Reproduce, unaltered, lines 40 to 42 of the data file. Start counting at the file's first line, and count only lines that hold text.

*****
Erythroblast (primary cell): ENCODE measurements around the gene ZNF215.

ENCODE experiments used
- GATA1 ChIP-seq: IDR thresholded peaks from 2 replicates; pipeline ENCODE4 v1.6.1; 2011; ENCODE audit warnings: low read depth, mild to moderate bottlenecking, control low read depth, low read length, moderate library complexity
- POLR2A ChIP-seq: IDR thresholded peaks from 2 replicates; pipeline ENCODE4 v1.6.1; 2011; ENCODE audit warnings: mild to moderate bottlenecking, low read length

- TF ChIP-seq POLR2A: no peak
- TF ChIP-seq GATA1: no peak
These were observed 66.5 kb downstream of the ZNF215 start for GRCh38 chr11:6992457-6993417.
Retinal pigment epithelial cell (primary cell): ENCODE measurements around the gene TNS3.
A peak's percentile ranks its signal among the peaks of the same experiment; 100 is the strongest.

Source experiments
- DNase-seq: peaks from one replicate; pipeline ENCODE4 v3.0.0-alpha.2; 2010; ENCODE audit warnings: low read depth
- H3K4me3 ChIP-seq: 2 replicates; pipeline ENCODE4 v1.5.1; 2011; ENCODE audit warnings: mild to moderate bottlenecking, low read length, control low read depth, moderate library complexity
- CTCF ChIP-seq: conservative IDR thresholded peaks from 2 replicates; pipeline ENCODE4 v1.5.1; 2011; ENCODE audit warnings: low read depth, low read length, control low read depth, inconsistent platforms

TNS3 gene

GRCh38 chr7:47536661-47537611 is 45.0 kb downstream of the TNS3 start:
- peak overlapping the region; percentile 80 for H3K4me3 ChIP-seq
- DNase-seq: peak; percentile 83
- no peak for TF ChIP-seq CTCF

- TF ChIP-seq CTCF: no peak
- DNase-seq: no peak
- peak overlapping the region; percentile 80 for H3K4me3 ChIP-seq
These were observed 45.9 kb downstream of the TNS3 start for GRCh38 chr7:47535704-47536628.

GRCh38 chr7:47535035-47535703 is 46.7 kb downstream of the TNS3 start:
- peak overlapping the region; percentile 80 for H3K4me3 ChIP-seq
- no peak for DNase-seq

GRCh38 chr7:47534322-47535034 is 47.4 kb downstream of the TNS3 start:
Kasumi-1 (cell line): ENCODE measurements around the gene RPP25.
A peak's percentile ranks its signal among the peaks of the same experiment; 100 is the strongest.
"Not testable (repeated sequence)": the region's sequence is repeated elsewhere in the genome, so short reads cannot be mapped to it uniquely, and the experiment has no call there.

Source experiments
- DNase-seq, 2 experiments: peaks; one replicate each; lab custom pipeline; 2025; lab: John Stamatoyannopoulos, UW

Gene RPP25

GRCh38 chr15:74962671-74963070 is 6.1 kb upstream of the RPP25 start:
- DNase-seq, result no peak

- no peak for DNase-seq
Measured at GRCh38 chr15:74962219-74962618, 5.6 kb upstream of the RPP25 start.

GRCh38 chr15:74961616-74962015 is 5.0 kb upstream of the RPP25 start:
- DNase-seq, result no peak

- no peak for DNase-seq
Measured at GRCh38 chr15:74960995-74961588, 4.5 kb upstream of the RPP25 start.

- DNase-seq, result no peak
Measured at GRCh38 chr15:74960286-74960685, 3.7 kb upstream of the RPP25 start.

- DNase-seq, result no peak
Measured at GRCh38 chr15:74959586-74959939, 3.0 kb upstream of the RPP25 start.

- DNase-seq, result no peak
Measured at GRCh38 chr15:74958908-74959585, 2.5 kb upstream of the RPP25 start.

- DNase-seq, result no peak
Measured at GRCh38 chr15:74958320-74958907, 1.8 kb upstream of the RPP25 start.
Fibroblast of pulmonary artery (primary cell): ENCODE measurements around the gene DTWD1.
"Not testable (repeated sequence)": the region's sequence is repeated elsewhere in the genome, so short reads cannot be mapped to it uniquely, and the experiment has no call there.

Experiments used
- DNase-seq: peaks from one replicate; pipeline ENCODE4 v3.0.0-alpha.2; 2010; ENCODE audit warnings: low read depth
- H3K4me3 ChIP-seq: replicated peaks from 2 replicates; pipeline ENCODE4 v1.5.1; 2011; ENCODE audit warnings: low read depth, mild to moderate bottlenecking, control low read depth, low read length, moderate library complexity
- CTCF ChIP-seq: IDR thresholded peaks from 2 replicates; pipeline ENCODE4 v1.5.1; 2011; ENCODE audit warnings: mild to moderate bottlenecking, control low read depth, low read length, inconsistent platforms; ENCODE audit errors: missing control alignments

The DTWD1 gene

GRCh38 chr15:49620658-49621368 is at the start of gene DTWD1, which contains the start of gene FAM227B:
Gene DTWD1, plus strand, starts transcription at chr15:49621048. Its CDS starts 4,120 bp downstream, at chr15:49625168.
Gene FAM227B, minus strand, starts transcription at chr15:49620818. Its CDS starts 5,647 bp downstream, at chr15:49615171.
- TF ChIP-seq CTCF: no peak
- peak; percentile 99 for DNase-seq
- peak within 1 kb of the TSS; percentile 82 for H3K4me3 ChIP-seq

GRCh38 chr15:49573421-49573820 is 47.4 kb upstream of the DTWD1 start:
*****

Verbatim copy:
Measured at GRCh38 chr15:74960995-74961588, 4.5 kb upstream of the RPP25 start.

- DNase-seq, result no peak
Measured at GRCh38 chr15:74960286-74960685, 3.7 kb upstream of the RPP25 start.